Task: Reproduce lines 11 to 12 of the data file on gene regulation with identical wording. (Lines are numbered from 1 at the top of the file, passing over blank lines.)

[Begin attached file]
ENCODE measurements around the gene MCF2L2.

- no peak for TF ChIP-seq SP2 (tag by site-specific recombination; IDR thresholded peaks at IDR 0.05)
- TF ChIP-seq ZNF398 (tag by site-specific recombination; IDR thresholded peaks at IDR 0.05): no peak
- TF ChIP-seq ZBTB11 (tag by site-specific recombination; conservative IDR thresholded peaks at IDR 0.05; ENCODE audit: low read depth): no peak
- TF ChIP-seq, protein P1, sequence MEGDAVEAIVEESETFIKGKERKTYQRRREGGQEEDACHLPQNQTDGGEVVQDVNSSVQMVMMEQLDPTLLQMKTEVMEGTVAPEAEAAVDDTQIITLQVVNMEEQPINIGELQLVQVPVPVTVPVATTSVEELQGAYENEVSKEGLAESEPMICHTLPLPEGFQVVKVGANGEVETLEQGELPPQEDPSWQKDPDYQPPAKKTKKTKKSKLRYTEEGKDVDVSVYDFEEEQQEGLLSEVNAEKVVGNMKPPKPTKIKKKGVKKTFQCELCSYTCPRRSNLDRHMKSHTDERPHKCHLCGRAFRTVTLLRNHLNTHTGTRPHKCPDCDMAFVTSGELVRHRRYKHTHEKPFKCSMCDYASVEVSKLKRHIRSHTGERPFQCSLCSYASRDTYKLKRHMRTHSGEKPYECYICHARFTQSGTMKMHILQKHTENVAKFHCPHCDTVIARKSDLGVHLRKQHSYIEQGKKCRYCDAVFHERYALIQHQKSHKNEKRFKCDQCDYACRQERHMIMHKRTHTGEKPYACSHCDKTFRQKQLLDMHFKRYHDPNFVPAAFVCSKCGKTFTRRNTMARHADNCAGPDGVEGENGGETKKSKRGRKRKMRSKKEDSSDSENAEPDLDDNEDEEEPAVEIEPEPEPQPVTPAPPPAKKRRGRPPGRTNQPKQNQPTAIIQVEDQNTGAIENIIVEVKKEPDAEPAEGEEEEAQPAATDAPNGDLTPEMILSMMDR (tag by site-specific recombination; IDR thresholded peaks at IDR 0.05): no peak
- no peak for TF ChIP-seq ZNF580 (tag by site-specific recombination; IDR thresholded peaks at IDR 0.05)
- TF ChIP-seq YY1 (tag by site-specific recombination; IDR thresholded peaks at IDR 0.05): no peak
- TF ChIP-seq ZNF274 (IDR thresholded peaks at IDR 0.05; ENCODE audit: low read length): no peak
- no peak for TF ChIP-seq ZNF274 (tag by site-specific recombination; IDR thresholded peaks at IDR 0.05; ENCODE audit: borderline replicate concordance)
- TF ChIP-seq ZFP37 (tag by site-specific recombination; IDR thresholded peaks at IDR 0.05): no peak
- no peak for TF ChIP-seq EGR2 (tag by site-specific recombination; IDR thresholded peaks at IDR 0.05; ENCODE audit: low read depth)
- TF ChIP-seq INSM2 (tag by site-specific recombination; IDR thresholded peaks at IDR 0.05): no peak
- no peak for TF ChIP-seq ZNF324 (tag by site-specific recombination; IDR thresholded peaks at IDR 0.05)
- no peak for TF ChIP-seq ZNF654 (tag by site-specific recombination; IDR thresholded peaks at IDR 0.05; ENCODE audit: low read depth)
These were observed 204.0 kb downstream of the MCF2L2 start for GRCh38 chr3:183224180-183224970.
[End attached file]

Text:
- no peak for TF ChIP-seq EGR2 (tag by site-specific recombination; IDR thresholded peaks at IDR 0.05; ENCODE audit: low read depth)
- TF ChIP-seq INSM2 (tag by site-specific recombination; IDR thresholded peaks at IDR 0.05): no peak